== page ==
Long. 00º 42’ 16.713”E
Long. 01º 15’ 58.9”E
Long. 02º 49’ 39.7”E
The top of the formation is normally marked by a downward change from pale to dark grey and red brown calcareous mudstones, chalky mudstones and thin, interbedded limestones (Rødby Formation) to dark grey and black, non-calcareous (or poorly calcareous in the Southern North Sea) mudstones. It is marked by a downward increase in gamma-ray values and a downward decrease in velocity and density (Lott & Knox, 1994).Where the Rødby Formation is absent, the Chalk Group rests unconformably on the Carrack Formation.
Central and Northern North Sea (Johnson & Lott, 1993): The base is normally taken at the downward change from dark grey-black, non-calcareous and carbonaceous mudstone (Carrack Formation) to chestnut brown, brick red, reddish grey or pale calcareous mudstones and chalky mudstones (Valhall Formation). It is marked on wireline logs by a sharp downward increase in velocity and density. Locally in the Central and Northern North Sea the formation rests on the Wick Sandstone and Britannia Sandstone formations.Southern North Sea (Lott & Knox, 1994): The base of the Carrack Formation is normally characterized by a sharp downward change from dark, poorly calcareous mudstones to a paler, harder chalky mudstone development at the top of the underlying Valhall Formation. There is a corresponding decrease in gamma values and marked increase in velocity.
The top of the Carrack Formation is dominated by calcareous benthonic foraminifera characteristic of the Globigerinelloides gyroidinaeformis biomarker, although the biomarker itself is in the very basal part of the overlying formation, immediately above the Rødby/Carrack formational boundary. Agglutinated foraminifera are characteristic of the middle part of the formation and the Verneuilinoides chapmani biomarker is recognized by the influx of a diverse agglutinated assemblage. Near the base of the formation, the Gaudryina dividens biomarker, with calcareous benthonic foraminifera and the ostracod Saxocythere tricostata have been recorded (e.g. Lott et al., 1985). The Micrantholithus hoschulzii / Micrantholithus obtusus and Rhagodiscus asper acme nannofossil biomarkers have been noted in the Carrack Formation. Dinoflagellate cyst floras from the Carrack Formation are abundant and diverse; the Subtilisphaera perlucida and Cerbia tabulata biomarkers occur within this formation.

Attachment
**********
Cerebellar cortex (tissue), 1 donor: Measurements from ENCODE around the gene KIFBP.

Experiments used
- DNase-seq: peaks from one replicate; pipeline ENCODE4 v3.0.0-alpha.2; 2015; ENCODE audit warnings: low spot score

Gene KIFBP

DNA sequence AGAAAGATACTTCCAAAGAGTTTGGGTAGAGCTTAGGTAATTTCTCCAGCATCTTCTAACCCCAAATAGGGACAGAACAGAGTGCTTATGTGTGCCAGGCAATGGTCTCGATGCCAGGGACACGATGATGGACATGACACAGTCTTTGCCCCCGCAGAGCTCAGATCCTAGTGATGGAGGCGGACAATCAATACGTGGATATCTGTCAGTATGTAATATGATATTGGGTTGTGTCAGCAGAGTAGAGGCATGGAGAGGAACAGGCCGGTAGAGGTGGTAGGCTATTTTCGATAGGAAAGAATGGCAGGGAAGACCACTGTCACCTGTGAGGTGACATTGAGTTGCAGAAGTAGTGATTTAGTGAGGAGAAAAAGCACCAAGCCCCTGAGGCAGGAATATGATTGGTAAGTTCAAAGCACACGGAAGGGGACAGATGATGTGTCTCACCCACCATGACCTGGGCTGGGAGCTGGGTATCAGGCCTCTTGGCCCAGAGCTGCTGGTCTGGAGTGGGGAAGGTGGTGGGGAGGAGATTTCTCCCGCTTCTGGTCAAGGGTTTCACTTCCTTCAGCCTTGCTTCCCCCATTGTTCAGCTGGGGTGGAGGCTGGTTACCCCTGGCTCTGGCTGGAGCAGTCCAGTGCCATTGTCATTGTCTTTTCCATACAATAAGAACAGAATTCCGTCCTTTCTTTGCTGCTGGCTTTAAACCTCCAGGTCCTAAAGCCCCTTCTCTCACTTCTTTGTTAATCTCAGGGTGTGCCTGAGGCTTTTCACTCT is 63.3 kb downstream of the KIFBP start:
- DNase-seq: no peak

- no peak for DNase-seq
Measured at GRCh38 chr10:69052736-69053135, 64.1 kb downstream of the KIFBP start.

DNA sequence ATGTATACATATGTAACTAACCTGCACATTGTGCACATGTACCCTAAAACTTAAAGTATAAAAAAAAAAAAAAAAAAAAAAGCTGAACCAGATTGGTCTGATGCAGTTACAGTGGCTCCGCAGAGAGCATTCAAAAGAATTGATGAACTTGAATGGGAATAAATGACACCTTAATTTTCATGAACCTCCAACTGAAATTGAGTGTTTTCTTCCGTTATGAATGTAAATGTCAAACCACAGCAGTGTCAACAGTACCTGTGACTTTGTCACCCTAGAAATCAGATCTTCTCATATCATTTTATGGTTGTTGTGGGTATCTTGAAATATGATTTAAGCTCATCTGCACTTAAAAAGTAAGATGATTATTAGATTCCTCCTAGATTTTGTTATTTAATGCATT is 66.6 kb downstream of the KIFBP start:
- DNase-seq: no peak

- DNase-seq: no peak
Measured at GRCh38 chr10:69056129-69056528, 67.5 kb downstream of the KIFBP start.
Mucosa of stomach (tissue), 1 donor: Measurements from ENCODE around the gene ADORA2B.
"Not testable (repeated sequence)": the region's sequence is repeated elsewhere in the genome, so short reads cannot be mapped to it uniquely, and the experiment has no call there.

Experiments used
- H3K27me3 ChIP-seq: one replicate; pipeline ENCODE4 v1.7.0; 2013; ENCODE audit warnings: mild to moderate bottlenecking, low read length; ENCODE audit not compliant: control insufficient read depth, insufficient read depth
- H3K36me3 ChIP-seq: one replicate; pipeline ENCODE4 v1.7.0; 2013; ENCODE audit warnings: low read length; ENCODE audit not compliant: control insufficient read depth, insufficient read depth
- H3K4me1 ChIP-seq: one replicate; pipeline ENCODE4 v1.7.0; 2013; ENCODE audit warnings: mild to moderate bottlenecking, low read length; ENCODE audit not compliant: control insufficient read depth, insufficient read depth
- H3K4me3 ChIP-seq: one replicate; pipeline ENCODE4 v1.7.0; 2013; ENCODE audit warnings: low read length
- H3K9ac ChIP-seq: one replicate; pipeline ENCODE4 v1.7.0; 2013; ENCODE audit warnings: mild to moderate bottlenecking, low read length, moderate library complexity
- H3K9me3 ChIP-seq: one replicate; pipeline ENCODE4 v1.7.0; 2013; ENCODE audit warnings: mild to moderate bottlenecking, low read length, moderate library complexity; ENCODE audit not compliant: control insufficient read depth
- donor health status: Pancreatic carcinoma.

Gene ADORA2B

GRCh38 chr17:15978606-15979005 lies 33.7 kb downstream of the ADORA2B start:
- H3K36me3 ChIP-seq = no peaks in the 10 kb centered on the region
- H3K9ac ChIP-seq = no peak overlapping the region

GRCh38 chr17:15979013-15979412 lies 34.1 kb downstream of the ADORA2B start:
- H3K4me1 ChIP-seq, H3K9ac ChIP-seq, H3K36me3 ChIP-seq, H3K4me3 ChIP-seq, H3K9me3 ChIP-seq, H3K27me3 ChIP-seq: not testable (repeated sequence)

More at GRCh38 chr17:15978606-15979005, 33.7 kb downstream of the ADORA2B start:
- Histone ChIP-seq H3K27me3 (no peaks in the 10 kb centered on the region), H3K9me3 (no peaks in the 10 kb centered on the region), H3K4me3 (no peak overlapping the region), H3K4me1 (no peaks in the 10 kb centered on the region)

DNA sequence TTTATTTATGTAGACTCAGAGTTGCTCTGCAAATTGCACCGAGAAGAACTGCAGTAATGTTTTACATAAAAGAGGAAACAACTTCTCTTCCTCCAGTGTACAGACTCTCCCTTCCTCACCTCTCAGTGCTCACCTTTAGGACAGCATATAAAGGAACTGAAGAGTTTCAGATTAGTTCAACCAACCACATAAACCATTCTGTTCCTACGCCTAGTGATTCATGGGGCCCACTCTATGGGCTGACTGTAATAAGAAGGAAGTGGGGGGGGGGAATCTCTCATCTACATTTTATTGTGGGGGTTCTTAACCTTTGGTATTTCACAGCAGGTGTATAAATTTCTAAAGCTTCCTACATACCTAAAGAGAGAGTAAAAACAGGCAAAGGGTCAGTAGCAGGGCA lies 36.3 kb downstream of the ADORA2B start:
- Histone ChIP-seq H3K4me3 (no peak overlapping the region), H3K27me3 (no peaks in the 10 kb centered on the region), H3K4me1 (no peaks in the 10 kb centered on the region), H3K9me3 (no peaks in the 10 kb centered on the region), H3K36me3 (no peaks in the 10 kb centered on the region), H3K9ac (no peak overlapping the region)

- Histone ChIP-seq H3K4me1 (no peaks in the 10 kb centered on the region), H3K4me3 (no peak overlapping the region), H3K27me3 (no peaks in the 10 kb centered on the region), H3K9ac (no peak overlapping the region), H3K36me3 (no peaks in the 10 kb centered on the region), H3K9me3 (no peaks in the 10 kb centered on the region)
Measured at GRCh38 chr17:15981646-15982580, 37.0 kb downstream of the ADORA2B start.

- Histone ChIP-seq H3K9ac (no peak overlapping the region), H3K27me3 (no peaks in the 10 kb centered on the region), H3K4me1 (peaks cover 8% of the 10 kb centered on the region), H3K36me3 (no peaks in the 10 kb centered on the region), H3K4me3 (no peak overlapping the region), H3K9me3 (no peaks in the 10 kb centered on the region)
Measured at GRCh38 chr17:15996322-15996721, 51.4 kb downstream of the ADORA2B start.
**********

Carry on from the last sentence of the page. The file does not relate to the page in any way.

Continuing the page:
The Carrack Formation passes laterally westwards into the upper part of the Speeton Clay Formation of the Cleveland Basin. The formation equates in part with the A-beds of the Speeton Clay and further south with the Carstone Formation and Sutterby Marl.
The poorly calcareous marine mudstones of the Carrack Formation contain a moderately rich microfauna including benthonic foraminifera but dominated by agglutinating species such as Glomospira and Recurvoides (Crittenden, 1987b) suggesting a phase of basin restriction and bottom-water oxygen depletion. Mudstones with abundant planktonic foraminifera may represent transgressive pulses (Andrews et al., 1990).
The Carrack Formation has the formal subdivision into the late Aptian Skiff Sandstone Member. It comprises fine- to coarse-grained mass-flow sandstone units, commonly displaying upward-fining, located in the South Viking Graben (Johnson & Lott, 1993).